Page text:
Who Should Get a Waterbed?

  • People who suffer from back pain: due to the waterbed's exceptional pressure-relieving properties, it’s a perfect choice for anyone suffering from back pain or joint soreness.
  • Patients: waterbeds are encouraged by doctors from all around the world, and it’s often used in hospitals around the world, as they help relieve sore muscles, actively increase blood flow due to fewer pressure points, and it also beneficial in the case of bed sores.
  • Hot or Cold Sleepers: Waterbed temperatures can be controlled, you can heat it if you’re cold and enjoy a relaxing sleeping experience, or you can cool it if you’re a hot sleeper and eliminate any chance of overheating during the night.

Who Should Avoid Waterbed?

  • Children: Young children, especially infants shouldn’t be left unattended in a waterbed, as it could be hard for them to move in it.
  • Heavy sleepers: heavy sleepers will not find waterbeds very comfortable as they require a firmer surface for them to be able to move and not feel stuck.

FAQ

How to Maintain a Waterbed?

Waterbeds need to be maintained regularly to stay in sufficient shape. This includes adding to the water a waterbed conditioner every six months to stop the growth of algae and the accumulation of bad smells. It's also crucial to make sure the water levels are appropriate and to regularly check for leaks.

Are waterbeds good for your back?

Waterbeds are great for people who suffer from back pain, as they conform to the shape of their body and alleviate the tension from pressure points such as the hips, shoulders, and back.

How long does a waterbed last?

Waterbeds are known to last longer than regular mattresses, however, the lifespan of a waterbed mattress can vary depending on the quality of materials, construction, and proper maintenance.

The average lifespan of waterbed mattresses is from 8 to 10 years, but it could last to 15 years with proper maintenance and regular inspection.

What is the difference between waveless, semi-waveless, and free-flow waterbeds?

  • Waveless: Because it has extra layers that reduce water motion, a waveless mattress is more durable than a free-flow mattress.
  • Semi-Waveless: In comparison to a waveless mattress, a semi-waveless mattress has a few additional layers and promotes more water movement.
  • Free-flow: The purpose of a free-flow mattress is to work with a hard-side waterbed. It gives you the sensation of sleeping on the ocean and doesn't include any material to decrease the amount of waves.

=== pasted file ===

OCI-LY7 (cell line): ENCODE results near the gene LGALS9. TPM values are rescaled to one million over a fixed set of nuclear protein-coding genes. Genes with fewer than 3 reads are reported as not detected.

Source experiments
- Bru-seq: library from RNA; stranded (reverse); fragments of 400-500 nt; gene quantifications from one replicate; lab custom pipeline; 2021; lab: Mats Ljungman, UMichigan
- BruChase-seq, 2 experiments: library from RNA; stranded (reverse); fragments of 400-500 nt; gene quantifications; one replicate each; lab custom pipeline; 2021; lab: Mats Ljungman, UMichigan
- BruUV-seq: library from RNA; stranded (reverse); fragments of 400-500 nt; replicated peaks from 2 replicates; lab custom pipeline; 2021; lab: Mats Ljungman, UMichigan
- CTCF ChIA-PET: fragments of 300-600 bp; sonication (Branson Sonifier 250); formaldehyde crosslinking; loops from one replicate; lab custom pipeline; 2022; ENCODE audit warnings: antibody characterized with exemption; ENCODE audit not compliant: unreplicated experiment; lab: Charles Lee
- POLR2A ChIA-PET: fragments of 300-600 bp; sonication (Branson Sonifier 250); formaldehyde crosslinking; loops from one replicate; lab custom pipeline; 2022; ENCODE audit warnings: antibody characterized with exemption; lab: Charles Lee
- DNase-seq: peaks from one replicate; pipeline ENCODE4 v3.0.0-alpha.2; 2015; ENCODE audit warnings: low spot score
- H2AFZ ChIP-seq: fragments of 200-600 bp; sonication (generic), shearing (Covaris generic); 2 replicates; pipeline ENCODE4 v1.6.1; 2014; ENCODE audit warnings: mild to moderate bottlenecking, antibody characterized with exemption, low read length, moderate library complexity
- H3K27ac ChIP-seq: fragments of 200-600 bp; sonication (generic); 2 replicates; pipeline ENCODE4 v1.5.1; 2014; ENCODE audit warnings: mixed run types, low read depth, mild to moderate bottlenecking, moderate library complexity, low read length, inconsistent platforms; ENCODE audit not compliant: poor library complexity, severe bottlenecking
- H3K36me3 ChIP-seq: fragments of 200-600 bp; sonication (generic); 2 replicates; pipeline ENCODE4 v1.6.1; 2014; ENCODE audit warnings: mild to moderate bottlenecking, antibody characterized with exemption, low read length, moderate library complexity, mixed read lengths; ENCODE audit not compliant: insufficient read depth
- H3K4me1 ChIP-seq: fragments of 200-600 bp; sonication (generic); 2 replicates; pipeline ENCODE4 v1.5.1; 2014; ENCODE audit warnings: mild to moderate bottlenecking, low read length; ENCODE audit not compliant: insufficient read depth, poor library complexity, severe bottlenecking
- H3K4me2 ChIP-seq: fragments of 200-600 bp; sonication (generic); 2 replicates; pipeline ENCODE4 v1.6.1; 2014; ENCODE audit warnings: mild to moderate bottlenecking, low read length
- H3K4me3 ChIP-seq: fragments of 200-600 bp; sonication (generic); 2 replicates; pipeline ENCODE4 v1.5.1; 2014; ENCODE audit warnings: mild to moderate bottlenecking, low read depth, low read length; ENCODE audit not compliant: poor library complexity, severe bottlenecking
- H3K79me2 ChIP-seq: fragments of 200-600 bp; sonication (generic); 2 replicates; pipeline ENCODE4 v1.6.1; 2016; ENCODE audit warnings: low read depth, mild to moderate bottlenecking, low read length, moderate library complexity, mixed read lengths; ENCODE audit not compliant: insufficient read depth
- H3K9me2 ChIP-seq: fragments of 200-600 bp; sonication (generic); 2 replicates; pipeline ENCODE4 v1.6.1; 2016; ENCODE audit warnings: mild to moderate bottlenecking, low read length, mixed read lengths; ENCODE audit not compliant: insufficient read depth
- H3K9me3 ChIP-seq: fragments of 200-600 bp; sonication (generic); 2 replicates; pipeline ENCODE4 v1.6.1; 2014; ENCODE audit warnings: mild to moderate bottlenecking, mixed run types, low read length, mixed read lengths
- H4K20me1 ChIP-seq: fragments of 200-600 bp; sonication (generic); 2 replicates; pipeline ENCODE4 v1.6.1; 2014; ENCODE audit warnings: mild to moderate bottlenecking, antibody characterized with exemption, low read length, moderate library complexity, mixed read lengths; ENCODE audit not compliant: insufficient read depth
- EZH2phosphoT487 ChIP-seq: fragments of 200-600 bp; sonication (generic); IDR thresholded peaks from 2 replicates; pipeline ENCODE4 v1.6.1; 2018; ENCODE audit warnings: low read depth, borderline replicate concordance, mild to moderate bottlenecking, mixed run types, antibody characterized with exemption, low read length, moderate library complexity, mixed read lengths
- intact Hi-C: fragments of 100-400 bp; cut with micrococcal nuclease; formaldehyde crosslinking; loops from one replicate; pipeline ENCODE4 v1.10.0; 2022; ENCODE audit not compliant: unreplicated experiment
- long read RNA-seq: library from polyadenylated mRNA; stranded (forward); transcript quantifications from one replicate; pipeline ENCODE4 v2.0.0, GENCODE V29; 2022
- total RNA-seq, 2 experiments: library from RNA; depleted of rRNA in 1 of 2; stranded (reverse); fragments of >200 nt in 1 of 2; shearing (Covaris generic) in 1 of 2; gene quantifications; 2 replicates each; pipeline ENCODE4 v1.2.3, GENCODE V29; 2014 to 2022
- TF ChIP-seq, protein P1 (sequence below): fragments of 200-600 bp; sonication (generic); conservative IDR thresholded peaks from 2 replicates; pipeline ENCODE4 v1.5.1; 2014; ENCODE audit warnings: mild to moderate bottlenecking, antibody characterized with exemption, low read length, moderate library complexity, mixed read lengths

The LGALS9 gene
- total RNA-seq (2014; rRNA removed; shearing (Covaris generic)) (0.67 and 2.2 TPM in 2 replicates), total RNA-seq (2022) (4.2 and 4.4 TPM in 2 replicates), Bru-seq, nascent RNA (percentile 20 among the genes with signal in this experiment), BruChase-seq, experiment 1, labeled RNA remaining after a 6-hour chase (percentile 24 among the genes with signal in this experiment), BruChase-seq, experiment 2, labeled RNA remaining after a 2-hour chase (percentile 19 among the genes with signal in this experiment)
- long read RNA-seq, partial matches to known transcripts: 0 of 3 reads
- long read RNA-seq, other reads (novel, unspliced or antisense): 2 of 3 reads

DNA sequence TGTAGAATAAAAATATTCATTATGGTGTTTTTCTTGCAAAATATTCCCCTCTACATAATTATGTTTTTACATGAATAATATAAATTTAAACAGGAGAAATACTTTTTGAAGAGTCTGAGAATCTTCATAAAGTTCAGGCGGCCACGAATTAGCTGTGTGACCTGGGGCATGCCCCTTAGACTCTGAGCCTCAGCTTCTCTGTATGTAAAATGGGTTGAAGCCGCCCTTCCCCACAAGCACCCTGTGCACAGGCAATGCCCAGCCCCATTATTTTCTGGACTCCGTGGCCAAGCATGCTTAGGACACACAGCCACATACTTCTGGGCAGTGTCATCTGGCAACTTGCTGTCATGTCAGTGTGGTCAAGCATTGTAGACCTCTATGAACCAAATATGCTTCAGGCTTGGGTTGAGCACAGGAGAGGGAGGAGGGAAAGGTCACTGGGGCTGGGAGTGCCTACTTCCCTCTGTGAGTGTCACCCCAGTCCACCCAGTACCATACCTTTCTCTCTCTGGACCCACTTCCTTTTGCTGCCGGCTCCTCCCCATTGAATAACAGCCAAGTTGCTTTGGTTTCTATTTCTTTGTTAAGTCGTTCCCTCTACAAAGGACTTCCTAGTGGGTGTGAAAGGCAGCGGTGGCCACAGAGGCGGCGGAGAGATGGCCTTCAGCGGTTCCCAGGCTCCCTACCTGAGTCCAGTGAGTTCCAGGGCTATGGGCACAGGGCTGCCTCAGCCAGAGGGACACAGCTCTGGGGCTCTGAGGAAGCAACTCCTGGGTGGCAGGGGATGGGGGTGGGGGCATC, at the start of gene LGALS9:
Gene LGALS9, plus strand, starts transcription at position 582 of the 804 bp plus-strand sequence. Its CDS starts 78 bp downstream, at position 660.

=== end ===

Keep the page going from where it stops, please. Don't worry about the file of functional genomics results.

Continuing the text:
Do waterbeds get moldy?

When a waterbed mattress leaks, mold can occasionally start to form on the outside of the mattress. Although a little leak could go undiscovered for some time, the warmth and moisture provide the ideal conditions for mold growth. However, with proper care, this won’t be an issue.

Do waterbeds pop easily?

Waterbeds, unlike traditional mattresses, might leak, burst, or pop if their owners don’t take good care of them. Most owners of waterbeds must maintain their beds regularly to avoid this.

Do you put sheets on a waterbed?

Yes, you can put a sheet on a waterbed, however, keep in mind that waterbed sheets need to be larger, this is because a waterbed needs sheets that allow for more movement and space, because of the natural wave motion of a waterbed.

Conclusion

Waterbeds are beneficial for people with back pain and hospital patients, but they require a high level of maintenance from checking for leakage to refilling water.

Waterbeds can be very heavy to move around especially if it’s hardside, and if they are made from high-end material they could be a bit on the pricier side, however, it also offers exceptional pressure relief, it has temperature regulating features, and it’s one of the most durable mattresses in the market.

Jessica H.

Jessica H.

Jessica is a reviewer, writer, and sleep enthusiast at Sleepiverse. Jessica graduated with her master's degree in Nursing research and education. She is a registered nurse and currently works in the Intensive Care Unit. Since becoming a nurse, Jessica has worked the night shift, which means a disrupted sleep schedule. Knowing she needed to function at her best while caring for patients at night, she spent a lot of time researching how to sleep well with a difficult schedule.